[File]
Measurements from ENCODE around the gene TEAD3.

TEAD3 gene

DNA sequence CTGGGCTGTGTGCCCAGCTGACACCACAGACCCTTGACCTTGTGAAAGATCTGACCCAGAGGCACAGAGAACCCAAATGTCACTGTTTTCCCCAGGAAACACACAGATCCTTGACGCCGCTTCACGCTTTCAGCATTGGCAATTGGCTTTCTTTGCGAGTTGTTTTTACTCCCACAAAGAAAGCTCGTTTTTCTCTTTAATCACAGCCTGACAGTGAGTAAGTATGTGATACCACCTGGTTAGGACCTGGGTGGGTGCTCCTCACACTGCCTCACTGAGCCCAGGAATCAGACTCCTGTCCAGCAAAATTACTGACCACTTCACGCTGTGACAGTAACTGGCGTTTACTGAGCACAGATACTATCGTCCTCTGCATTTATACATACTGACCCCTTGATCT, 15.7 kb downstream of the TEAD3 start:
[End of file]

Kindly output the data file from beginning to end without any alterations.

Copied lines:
Measurements from ENCODE around the gene TEAD3.

TEAD3 gene

DNA sequence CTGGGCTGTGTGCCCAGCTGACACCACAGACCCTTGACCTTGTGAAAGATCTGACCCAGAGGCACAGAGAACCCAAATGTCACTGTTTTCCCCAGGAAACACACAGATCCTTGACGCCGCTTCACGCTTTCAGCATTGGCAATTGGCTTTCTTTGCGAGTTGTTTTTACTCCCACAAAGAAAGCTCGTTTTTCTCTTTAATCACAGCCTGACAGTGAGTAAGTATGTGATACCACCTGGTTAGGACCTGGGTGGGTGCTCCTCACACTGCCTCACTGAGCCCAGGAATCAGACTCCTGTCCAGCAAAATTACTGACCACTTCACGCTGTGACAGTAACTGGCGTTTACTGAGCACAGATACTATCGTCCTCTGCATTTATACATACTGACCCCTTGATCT, 15.7 kb downstream of the TEAD3 start: